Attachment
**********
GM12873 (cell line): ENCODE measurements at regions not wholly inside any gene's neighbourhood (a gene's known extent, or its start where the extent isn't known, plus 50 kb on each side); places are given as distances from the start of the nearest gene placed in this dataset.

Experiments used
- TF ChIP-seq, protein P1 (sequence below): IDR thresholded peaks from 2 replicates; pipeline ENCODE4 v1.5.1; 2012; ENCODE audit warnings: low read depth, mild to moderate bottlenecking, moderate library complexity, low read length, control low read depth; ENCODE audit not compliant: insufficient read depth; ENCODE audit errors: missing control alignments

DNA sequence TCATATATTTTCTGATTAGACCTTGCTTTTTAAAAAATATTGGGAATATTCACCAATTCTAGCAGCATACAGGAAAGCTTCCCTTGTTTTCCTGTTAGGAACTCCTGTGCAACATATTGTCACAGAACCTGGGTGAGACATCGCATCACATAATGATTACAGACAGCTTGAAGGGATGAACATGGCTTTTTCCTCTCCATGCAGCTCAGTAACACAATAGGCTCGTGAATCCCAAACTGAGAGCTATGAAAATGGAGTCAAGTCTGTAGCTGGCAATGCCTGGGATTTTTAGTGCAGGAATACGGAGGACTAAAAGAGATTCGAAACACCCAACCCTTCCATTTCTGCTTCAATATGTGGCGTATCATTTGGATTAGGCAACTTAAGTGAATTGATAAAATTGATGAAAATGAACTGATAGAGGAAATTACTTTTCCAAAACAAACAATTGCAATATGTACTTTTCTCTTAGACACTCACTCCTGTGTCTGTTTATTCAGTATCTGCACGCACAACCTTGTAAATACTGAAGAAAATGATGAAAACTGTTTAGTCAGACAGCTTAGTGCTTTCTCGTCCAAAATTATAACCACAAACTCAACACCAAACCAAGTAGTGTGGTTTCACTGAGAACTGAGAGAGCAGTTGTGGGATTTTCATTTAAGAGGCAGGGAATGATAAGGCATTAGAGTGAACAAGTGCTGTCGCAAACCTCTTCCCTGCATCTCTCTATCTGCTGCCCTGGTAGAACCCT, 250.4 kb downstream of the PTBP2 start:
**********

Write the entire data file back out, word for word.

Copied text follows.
GM12873 (cell line): ENCODE measurements at regions not wholly inside any gene's neighbourhood (a gene's known extent, or its start where the extent isn't known, plus 50 kb on each side); places are given as distances from the start of the nearest gene placed in this dataset.

Experiments used
- TF ChIP-seq, protein P1 (sequence below): IDR thresholded peaks from 2 replicates; pipeline ENCODE4 v1.5.1; 2012; ENCODE audit warnings: low read depth, mild to moderate bottlenecking, moderate library complexity, low read length, control low read depth; ENCODE audit not compliant: insufficient read depth; ENCODE audit errors: missing control alignments

DNA sequence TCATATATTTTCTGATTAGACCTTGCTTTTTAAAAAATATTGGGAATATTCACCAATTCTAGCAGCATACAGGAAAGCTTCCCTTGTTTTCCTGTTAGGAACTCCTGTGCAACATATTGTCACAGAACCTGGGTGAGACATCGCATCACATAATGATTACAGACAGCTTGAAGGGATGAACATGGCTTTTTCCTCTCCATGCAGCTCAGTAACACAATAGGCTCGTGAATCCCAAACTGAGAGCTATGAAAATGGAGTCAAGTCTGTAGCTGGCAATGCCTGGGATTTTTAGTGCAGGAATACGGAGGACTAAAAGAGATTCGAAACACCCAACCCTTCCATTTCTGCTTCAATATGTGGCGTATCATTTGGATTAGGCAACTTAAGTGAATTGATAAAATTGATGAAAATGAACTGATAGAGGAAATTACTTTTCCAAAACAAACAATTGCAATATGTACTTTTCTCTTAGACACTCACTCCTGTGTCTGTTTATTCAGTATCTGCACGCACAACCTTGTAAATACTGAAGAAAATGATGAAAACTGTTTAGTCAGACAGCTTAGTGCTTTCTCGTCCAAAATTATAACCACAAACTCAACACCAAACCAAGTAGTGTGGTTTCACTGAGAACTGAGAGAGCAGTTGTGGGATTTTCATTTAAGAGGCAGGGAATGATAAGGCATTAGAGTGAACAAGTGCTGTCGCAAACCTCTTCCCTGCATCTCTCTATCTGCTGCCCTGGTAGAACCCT, 250.4 kb downstream of the PTBP2 start: